UWB Crest

Shelf Sea Modelling Research Group

Palaeoceanographic Modelling


In collaboration with James Scourse (Bangor University) and Katsuto Uehara (Kyushu University), I have been simulating shelf-scale hydrodynamics and sediment dynamics from the Last Glacial Maximum (LGM) to the present. Due to large changes in relative sea level (of order 100 m), we have found that there has been a significant decrease in shelf-scale wave-induced bed shear stress over the last 12,000 years due to a lower amplitude of wave motion penetrating to the bed over the deeper present-day shelf seas. This has led to a considerable shift in the ratio between tidal-induced and wave-induced sediment transport over this time period. This research is continuing under the context of a NERC-funded PhD project. Sophie Ward is making use of BGS sediment cores to validate a ROMS model of the NW European shelf seas from the LGM to present.


Our latest results (Neill et al., 2010) demonstrate that over the last 16,000 years there has been an extreme change in tidal range at Arisaig, west coast of Scotland. The Arisaig record is one of the longest near-field sea level records available; as such it has been used to constrain the timing and magnitude of global deglacial meltwater events. Since this site has experienced extreme changes in reference water levels (e.g. mean high water spring tide) over the last 16,000 years, the relative sea-level curve requires correction for these palaeotidal changes, with implications for the interpretation of the glacio-eustatic component of the record. An example correction, making use of our latest results, is shown to the right. Original RSL data are from Shennan et al. (2000) Quat. Sci. Rev. 19, 1103-1135.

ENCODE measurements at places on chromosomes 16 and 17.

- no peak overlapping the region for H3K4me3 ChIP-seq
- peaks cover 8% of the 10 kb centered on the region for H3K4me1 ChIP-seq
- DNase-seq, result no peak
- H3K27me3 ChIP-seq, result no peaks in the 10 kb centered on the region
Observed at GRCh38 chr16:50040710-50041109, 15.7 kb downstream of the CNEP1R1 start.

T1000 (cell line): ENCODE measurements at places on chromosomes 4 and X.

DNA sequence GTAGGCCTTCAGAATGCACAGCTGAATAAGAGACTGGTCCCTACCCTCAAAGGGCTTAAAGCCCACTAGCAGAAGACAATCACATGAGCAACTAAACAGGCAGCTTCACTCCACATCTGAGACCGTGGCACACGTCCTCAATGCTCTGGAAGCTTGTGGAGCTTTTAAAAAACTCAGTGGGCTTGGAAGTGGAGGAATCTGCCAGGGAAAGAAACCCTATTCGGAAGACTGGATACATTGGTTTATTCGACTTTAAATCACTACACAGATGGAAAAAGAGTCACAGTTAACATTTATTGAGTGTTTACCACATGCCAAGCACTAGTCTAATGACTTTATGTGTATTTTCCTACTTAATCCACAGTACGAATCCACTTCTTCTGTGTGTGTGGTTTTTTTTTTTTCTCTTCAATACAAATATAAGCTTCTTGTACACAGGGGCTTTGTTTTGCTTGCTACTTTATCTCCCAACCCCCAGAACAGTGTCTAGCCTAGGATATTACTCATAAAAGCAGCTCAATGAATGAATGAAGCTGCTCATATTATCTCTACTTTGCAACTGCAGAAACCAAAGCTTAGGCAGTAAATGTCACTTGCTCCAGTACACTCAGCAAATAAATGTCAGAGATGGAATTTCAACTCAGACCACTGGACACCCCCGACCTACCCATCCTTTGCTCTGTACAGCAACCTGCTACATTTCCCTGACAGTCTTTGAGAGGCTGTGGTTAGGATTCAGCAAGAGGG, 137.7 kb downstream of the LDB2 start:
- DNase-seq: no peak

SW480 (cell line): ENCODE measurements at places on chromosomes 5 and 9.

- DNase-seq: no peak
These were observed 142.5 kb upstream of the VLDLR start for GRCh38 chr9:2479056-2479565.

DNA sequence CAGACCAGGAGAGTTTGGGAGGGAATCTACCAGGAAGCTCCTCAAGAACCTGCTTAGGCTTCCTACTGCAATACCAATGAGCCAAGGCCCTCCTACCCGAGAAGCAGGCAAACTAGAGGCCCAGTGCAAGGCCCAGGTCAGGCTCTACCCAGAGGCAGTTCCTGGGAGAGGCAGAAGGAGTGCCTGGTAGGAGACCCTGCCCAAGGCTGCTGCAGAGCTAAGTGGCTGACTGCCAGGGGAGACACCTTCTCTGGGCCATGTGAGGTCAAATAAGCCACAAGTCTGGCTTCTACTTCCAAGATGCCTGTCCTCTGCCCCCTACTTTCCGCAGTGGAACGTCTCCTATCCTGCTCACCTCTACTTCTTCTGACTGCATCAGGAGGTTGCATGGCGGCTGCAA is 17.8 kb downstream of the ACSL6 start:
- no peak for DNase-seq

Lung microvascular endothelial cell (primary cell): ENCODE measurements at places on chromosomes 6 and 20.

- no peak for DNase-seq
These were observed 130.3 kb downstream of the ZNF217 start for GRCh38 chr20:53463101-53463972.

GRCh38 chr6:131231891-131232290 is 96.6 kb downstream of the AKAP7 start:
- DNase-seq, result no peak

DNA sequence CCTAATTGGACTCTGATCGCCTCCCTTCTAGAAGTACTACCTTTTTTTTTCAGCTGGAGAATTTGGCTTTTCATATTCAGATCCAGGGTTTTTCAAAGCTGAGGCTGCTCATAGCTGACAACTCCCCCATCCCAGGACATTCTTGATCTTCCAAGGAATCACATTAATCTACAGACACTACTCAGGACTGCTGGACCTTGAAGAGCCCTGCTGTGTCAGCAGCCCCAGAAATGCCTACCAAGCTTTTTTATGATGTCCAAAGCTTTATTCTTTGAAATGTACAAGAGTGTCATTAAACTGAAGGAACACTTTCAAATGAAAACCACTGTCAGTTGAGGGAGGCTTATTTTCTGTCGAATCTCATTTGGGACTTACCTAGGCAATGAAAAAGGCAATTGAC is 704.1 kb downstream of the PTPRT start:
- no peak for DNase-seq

Relevant publications: